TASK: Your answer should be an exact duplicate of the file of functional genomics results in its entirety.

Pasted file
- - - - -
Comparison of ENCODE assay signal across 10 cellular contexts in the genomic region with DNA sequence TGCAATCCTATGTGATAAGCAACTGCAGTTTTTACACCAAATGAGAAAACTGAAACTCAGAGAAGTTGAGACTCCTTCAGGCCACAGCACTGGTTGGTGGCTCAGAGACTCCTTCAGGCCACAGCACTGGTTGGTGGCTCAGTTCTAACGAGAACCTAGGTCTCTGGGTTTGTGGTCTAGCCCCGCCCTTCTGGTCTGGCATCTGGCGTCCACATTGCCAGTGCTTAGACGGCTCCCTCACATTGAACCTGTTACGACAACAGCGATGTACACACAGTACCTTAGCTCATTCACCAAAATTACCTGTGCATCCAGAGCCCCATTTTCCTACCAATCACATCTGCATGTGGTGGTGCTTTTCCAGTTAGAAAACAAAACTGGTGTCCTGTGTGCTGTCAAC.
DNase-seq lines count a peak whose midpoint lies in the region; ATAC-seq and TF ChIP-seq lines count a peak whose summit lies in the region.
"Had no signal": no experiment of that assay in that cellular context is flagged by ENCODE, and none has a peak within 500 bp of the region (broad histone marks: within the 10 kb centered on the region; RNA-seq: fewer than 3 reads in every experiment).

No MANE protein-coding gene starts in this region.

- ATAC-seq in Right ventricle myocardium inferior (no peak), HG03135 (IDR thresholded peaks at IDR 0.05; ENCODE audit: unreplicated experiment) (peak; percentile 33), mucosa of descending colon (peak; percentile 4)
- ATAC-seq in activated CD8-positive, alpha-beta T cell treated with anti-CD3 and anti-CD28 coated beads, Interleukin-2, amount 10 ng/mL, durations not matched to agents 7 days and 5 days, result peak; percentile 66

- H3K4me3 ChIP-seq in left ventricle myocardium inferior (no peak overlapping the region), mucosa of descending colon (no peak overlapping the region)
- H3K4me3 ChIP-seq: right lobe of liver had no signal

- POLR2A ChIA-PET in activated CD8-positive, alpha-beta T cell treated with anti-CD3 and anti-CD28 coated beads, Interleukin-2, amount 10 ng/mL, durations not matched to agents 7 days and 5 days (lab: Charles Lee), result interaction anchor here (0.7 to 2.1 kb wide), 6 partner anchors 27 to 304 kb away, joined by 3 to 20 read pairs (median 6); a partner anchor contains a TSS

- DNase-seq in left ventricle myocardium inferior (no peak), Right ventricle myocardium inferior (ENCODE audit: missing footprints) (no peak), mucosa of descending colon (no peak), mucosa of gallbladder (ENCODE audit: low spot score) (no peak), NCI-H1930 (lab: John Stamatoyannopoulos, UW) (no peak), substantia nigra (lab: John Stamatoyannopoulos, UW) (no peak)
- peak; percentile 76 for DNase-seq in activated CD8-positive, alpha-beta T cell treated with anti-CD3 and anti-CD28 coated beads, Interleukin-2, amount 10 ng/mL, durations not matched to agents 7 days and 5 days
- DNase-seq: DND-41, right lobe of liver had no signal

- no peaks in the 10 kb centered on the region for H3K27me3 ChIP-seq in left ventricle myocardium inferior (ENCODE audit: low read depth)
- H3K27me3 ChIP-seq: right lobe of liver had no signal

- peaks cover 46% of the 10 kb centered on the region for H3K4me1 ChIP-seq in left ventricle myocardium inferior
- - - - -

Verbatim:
Comparison of ENCODE assay signal across 10 cellular contexts in the genomic region with DNA sequence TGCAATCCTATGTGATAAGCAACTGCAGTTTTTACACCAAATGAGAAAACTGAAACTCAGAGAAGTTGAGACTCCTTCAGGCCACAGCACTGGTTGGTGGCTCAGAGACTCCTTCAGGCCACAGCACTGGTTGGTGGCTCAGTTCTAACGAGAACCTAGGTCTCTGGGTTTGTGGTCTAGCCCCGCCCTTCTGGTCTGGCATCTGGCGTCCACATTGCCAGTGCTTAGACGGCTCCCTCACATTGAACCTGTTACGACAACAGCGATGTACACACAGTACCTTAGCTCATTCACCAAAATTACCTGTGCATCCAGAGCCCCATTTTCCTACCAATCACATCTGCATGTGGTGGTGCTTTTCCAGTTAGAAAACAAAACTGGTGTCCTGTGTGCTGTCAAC.
DNase-seq lines count a peak whose midpoint lies in the region; ATAC-seq and TF ChIP-seq lines count a peak whose summit lies in the region.
"Had no signal": no experiment of that assay in that cellular context is flagged by ENCODE, and none has a peak within 500 bp of the region (broad histone marks: within the 10 kb centered on the region; RNA-seq: fewer than 3 reads in every experiment).

No MANE protein-coding gene starts in this region.

- ATAC-seq in Right ventricle myocardium inferior (no peak), HG03135 (IDR thresholded peaks at IDR 0.05; ENCODE audit: unreplicated experiment) (peak; percentile 33), mucosa of descending colon (peak; percentile 4)
- ATAC-seq in activated CD8-positive, alpha-beta T cell treated with anti-CD3 and anti-CD28 coated beads, Interleukin-2, amount 10 ng/mL, durations not matched to agents 7 days and 5 days, result peak; percentile 66

- H3K4me3 ChIP-seq in left ventricle myocardium inferior (no peak overlapping the region), mucosa of descending colon (no peak overlapping the region)
- H3K4me3 ChIP-seq: right lobe of liver had no signal

- POLR2A ChIA-PET in activated CD8-positive, alpha-beta T cell treated with anti-CD3 and anti-CD28 coated beads, Interleukin-2, amount 10 ng/mL, durations not matched to agents 7 days and 5 days (lab: Charles Lee), result interaction anchor here (0.7 to 2.1 kb wide), 6 partner anchors 27 to 304 kb away, joined by 3 to 20 read pairs (median 6); a partner anchor contains a TSS

- DNase-seq in left ventricle myocardium inferior (no peak), Right ventricle myocardium inferior (ENCODE audit: missing footprints) (no peak), mucosa of descending colon (no peak), mucosa of gallbladder (ENCODE audit: low spot score) (no peak), NCI-H1930 (lab: John Stamatoyannopoulos, UW) (no peak), substantia nigra (lab: John Stamatoyannopoulos, UW) (no peak)
- peak; percentile 76 for DNase-seq in activated CD8-positive, alpha-beta T cell treated with anti-CD3 and anti-CD28 coated beads, Interleukin-2, amount 10 ng/mL, durations not matched to agents 7 days and 5 days
- DNase-seq: DND-41, right lobe of liver had no signal

- no peaks in the 10 kb centered on the region for H3K27me3 ChIP-seq in left ventricle myocardium inferior (ENCODE audit: low read depth)
- H3K27me3 ChIP-seq: right lobe of liver had no signal

- peaks cover 46% of the 10 kb centered on the region for H3K4me1 ChIP-seq in left ventricle myocardium inferior